Olympic Branding? What’s the Point

20 05 2010

Could we expect anything less from the country that brought us Poobah and Teletubbies?

Is this what Olympic branding has come down to? And what does it say that the mascots are “created” by someone who builds them out back in an old shed and who come to life by the power of magical rainbows, and who are good at copying everything they see?

Joking aside about the 2012 London Games Mascots…can we take a step back and ask ourselves: Why? Why mascots?  There have been very few good mascots in the history of sports. And by my count, most of them have gotten their praise by what they do rather than what they look like or their mystical background (i.e. an old man who retires, builds grandkids some tinker toys, and add in a rainbow and voila, the London Games mascots are born!). Take the San Diego Chicken for example:

Or the Phoenix Suns Gorilla

But outside of a select few entertaining mascots, most are questionable at best. What’s their purpose? Good mascots take attention AWAY from the game. For some sporting events, that’s good. If you’re a Houston Astros fan or a Los Angeles Clippers afficionado you’ve got to have entertainment somehow, right? But for good sporting events, what’s the point? Sure, marketers will say: It’s for branding. Good recognizable images are memorable, and memorable = good branding = good marketing.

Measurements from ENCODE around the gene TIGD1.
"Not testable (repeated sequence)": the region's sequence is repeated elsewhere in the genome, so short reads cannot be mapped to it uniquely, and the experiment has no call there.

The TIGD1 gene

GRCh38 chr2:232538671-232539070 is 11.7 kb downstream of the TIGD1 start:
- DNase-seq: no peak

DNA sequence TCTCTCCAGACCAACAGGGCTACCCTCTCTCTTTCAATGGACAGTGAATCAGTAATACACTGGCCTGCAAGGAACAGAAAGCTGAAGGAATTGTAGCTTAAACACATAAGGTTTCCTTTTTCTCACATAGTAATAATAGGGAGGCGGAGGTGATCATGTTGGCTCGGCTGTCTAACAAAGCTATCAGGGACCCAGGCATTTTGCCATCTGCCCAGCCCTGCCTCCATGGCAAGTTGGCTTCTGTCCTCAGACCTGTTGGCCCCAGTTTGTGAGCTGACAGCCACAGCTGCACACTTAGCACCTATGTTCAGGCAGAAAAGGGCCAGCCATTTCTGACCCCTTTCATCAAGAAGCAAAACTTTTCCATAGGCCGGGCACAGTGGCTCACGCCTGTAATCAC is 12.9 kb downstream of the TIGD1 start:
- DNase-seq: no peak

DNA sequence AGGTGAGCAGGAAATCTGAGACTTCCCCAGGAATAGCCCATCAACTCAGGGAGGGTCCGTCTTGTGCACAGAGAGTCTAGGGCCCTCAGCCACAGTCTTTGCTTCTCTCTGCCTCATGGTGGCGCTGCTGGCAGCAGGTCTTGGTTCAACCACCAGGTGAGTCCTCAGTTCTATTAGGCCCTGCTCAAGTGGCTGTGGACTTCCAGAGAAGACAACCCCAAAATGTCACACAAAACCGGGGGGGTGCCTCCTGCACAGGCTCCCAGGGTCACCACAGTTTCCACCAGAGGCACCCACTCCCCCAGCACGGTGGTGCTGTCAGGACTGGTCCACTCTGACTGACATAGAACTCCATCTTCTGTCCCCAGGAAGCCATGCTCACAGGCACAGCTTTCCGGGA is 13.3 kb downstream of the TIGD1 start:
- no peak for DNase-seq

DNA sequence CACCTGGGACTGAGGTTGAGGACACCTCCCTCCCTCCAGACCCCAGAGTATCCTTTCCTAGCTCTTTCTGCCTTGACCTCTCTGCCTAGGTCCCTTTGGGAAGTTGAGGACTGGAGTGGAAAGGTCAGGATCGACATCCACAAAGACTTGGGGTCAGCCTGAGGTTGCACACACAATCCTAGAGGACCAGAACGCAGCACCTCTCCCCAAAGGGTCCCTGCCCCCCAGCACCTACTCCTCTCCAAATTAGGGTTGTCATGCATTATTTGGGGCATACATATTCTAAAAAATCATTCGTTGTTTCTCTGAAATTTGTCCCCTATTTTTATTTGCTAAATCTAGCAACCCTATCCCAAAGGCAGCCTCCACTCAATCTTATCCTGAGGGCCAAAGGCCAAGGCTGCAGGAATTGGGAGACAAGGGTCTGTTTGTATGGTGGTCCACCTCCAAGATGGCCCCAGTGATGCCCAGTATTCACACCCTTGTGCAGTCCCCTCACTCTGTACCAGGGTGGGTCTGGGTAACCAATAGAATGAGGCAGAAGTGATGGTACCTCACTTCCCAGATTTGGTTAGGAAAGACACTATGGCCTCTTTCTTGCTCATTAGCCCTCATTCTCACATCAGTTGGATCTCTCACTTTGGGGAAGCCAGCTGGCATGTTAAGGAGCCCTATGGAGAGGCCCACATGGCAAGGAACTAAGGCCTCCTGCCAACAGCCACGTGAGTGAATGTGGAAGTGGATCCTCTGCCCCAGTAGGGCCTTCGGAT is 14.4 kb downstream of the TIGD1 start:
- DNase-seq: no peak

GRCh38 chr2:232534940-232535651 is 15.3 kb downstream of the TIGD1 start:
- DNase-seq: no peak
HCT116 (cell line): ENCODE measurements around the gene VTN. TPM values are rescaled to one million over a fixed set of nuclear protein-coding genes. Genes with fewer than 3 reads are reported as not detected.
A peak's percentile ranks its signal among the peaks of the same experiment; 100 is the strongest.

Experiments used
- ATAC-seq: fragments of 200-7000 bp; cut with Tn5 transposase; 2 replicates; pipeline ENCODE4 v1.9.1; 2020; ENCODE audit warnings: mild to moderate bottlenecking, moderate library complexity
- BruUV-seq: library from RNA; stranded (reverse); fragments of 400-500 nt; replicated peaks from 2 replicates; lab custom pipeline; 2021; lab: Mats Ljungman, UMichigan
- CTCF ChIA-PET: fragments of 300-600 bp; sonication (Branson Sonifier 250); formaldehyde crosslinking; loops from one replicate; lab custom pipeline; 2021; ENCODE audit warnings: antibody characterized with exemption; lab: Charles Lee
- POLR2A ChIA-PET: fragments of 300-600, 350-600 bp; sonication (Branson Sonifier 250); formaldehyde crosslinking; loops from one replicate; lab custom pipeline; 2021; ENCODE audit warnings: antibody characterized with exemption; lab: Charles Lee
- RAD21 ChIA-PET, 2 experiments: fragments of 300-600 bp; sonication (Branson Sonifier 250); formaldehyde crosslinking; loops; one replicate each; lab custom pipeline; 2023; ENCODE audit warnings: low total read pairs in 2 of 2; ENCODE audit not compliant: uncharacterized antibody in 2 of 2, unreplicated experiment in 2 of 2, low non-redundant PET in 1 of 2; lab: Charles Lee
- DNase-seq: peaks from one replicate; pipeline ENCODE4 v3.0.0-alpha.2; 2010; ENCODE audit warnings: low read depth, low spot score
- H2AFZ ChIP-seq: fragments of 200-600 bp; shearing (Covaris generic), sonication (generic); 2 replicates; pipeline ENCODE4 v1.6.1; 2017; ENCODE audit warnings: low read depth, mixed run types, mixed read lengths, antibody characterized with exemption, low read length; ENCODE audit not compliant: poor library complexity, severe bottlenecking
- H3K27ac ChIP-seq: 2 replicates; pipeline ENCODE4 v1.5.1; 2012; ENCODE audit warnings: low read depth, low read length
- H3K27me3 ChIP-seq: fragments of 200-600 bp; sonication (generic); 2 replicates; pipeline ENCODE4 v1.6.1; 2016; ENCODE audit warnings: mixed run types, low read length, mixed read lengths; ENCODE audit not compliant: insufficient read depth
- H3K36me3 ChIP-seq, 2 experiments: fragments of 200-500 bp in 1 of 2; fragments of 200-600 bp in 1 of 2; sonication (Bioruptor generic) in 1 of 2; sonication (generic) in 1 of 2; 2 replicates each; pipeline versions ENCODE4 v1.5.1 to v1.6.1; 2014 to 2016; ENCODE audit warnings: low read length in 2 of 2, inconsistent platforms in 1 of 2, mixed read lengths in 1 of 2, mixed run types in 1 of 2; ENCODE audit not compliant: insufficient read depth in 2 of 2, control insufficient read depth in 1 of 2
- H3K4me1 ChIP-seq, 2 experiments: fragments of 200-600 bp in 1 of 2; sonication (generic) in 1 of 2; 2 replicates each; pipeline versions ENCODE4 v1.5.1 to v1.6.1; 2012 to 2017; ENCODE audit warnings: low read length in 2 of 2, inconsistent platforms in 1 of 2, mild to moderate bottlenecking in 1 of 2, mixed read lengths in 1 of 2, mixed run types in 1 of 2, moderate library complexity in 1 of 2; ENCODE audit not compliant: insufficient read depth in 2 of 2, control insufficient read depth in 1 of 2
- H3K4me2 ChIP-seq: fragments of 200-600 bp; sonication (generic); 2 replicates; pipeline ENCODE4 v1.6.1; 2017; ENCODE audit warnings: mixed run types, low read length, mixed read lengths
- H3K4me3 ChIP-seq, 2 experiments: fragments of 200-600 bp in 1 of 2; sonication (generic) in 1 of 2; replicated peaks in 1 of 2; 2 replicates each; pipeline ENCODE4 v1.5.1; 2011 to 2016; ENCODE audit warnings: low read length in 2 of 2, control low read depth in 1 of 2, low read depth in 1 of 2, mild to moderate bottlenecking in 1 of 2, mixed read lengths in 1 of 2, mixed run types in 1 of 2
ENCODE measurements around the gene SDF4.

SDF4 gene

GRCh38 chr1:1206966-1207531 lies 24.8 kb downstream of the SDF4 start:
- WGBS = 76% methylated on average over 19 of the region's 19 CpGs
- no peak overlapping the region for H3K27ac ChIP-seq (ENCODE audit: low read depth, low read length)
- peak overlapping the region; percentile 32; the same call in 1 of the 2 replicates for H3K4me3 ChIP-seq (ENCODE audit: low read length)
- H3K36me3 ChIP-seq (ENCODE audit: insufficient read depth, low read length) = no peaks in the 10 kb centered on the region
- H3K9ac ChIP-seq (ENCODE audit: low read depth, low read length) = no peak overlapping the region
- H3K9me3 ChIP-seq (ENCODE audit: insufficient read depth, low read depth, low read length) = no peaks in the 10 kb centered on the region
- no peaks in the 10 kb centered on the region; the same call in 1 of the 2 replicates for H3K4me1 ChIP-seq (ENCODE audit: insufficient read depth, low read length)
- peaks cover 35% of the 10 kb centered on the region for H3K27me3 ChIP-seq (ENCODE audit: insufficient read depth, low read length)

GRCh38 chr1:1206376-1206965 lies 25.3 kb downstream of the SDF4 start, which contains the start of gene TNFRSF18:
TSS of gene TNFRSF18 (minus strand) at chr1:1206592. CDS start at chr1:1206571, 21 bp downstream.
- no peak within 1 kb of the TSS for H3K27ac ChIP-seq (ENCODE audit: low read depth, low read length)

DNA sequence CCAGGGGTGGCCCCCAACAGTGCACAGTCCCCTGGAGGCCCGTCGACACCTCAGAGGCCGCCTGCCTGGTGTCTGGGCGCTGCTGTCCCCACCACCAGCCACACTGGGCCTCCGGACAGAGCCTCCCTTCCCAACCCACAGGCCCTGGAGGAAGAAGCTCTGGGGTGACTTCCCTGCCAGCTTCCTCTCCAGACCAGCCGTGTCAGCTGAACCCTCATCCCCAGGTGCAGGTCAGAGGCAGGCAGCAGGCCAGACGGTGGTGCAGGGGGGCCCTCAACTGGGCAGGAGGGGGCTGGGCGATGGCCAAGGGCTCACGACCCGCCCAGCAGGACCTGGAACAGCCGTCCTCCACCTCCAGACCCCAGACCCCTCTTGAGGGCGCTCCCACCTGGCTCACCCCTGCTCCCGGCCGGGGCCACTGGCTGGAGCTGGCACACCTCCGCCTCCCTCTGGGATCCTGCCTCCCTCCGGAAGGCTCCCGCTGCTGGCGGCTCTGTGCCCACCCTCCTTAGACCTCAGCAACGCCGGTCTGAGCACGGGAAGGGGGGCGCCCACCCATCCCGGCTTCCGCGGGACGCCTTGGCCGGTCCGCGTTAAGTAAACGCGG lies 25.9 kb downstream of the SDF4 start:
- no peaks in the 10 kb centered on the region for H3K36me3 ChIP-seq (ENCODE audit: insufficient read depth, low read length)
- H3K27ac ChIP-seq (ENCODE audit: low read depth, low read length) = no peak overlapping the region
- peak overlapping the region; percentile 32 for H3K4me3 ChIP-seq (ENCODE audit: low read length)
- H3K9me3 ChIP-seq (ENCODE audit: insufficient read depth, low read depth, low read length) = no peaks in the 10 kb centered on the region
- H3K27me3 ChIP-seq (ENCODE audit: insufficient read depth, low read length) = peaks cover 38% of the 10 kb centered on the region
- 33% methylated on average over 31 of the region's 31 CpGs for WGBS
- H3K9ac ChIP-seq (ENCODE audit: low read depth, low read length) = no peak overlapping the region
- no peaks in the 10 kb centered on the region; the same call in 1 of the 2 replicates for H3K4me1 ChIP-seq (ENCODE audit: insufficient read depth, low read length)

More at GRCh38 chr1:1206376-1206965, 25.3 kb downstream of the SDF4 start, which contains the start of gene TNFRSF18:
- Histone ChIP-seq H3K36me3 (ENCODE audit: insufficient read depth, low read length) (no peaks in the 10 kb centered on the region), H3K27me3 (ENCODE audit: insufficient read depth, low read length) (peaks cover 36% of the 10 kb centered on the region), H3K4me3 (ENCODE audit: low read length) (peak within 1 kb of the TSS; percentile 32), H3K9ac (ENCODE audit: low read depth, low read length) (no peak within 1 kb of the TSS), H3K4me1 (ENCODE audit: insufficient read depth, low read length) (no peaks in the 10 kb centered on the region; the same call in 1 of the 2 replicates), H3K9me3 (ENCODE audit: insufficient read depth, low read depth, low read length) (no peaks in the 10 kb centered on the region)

But I have to raise the question: Why do we need to brand every Olympic games? Branding just for branding’s sake isn’t a strategy. And don’t we have the rings already anyway? The branding has been done, and frankly, I can’t imagine that any spectacular mascot is going to improve what’s already recognized as one of the most visible sporting events in the world. I mean: do we ever see anything similar in other world events? The World Cup every four years has no mascot that I know of. The worldwide economic summit in Geneva? Nope. (Though, who says economics couldn’t use a little extra fun in them?).

For once, I’d like to see a team (or Olympic Host country) just say “no” to mascots. Otherwise, it’s an ongoing joke we keep renewing every four years.





The New Case for Publicity Stunts

19 05 2010

I think many of us have been conditioned to believe that publicity stunts are cheap parlor tricks, something superficial meant to get a surface-level response that fails to build a true mutually beneficial relationship with an organization’s stakeholders. Publicity stunts may get a bad rep because they’re a hallmark of the dreaded Press Agentry model of public relations (in which the media is used to unfairly push an organization’s agenda on the public).

And while this may be true–planning an event just to get media coverage and the consequential attention it garners is a superficial strategy–new media opens up a new realm of value for publicity-engendering activities. Take this reenactment of Ghostbusters at the New York Public Library.